I know generically a tip for doing better on exams is “looking at lecture and doing practice problems,” but I add a little bit of spice to these ideas. Looking over the lecture is fine, but trying to re-group topics together on your own and writing it out can really benefit you! For example, I would take the time to group together my notes on empirical risk and loss. Perhaps add in some notes if I struggled with derivative rules. Another way I study is working with my friends. We would go over practice problems, class problems, and lectures together. Sometimes I struggle with things that others do not or am better at those things than them. Teaching people is a fantastic way to demonstrate your understanding of a topic. Teaching anyone can help, even people who do not know the material! It forces you to know the topic.

### Mert Ozer's Advice

First, gather all the resources and practice problems at your disposal. Then, start studying with the topics that intimidate you the most or the question formats that challenge you the most. If you manage to review all your resources before the exam, fantastic. Even if you don’t, keep in mind that your fearless preparation has already put you in a strong position. 🚀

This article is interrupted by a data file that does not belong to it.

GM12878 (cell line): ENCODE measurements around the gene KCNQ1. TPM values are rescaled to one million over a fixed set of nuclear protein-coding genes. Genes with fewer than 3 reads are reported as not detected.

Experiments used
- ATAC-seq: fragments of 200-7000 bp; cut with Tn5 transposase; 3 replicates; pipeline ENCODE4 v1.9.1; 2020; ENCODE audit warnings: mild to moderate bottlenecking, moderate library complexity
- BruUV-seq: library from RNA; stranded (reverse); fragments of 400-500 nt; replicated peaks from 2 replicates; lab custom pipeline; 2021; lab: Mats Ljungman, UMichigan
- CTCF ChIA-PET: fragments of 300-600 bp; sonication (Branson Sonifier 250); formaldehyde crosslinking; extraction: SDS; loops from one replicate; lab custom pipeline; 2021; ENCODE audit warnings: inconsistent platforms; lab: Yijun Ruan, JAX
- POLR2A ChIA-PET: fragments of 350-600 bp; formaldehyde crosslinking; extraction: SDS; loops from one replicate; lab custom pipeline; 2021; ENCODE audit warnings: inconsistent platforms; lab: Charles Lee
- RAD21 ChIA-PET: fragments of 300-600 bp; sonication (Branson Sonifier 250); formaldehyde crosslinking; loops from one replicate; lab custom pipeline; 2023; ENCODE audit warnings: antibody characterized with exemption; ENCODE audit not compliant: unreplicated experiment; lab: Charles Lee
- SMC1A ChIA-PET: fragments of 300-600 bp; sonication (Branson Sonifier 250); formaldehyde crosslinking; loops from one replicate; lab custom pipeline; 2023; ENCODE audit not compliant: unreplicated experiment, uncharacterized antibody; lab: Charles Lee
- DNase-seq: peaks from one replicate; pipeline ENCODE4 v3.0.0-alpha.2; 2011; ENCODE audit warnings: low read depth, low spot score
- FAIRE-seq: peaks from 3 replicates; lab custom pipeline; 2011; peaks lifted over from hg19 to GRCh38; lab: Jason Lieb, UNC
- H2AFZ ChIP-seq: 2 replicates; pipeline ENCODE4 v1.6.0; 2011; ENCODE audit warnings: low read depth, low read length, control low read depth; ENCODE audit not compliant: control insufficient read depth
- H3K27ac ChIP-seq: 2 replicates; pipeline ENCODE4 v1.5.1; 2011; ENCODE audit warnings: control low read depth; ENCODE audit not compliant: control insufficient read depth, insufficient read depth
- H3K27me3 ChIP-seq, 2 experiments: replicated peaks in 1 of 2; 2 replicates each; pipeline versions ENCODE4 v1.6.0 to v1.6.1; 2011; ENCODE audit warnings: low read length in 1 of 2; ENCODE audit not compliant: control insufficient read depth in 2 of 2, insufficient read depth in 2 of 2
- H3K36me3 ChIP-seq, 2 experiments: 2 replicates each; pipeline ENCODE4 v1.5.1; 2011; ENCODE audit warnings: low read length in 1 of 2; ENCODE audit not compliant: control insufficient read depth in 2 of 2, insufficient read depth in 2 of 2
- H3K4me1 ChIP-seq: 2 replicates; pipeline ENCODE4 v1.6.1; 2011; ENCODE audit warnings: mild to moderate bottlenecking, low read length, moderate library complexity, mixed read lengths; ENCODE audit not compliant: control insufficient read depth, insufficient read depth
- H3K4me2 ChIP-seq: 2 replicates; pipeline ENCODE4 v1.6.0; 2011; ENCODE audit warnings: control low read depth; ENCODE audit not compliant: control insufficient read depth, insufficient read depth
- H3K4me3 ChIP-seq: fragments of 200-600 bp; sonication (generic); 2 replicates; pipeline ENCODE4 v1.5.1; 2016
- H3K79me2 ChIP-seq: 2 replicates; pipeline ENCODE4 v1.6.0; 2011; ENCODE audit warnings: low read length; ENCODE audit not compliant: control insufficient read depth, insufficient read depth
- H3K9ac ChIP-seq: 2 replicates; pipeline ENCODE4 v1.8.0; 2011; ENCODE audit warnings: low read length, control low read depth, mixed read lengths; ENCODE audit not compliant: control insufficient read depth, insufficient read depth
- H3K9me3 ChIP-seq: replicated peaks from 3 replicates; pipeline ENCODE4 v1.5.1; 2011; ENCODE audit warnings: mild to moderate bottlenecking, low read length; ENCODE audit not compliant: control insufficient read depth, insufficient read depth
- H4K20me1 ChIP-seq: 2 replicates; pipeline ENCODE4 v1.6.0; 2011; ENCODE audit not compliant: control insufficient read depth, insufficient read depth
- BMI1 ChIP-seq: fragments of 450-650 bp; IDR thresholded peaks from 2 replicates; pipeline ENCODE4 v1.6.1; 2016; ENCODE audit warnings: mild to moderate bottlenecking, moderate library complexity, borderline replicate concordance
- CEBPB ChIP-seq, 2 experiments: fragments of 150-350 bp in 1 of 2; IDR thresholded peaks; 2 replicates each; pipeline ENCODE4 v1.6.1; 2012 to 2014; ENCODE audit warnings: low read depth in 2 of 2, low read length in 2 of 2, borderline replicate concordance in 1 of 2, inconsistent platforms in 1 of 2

### Harshi Saha's Advice

- Go through items in order of when they were released / due:
- Read through annotated lecture slides for each week
- Then read through the solutions on that week’s content
- For group works, read the question, try to solve it in your head / think of the setup to the solution and think about what steps you need to get to the answer
- Look at the actual answer, if the setup aligns with what you thought of, move on. If not, read through the actual solution and make sure it makes sense, enough that you are confident you will not mess up a similar problem if you saw it.
- Do the same for homeworks!

- Do the same method for going through past exam problems and setting up solutions / comparing to the actual solution using the practice site

### Candus Shi's Advice